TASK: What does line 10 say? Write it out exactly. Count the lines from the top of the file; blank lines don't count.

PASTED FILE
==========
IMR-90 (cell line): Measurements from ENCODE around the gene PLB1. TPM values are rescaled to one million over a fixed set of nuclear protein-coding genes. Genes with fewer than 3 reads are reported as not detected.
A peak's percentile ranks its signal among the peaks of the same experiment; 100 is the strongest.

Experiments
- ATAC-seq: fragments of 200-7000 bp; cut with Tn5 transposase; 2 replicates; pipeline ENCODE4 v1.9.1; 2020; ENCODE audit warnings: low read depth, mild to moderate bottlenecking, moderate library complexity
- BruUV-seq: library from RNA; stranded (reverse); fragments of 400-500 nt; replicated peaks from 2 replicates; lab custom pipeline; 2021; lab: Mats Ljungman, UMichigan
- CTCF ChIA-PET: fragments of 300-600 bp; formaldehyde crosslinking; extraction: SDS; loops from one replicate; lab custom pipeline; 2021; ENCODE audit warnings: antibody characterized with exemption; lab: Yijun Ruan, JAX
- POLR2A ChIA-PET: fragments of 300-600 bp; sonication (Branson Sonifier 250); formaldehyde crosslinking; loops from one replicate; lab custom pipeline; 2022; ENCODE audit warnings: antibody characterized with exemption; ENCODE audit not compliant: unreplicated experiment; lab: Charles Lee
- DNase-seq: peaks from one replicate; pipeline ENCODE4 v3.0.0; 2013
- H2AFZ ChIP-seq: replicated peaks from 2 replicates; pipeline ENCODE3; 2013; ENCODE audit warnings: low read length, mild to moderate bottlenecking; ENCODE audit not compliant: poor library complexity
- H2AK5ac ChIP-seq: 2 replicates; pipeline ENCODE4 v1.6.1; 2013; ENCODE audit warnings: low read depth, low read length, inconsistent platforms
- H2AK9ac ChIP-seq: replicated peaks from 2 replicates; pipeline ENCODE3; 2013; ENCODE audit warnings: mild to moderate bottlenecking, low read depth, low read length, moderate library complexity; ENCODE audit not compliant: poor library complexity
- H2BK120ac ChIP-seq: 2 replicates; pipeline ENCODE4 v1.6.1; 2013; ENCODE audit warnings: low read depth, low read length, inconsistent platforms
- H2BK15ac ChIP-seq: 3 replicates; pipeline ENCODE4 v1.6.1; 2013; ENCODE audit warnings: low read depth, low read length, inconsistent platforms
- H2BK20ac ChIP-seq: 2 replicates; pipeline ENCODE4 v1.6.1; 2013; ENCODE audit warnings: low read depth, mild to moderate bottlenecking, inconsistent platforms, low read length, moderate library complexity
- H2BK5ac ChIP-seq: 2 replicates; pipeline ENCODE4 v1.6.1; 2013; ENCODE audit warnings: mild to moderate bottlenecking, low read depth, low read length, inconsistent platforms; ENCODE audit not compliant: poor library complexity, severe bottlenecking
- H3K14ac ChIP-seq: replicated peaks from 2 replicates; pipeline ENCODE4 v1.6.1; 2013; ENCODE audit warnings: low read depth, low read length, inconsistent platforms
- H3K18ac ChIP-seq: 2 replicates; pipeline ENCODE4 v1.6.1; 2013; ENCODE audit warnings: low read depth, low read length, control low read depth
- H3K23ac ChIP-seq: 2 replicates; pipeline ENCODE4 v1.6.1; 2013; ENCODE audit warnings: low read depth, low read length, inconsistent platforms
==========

- H2AK5ac ChIP-seq: 2 replicates; pipeline ENCODE4 v1.6.1; 2013; ENCODE audit warnings: low read depth, low read length, inconsistent platforms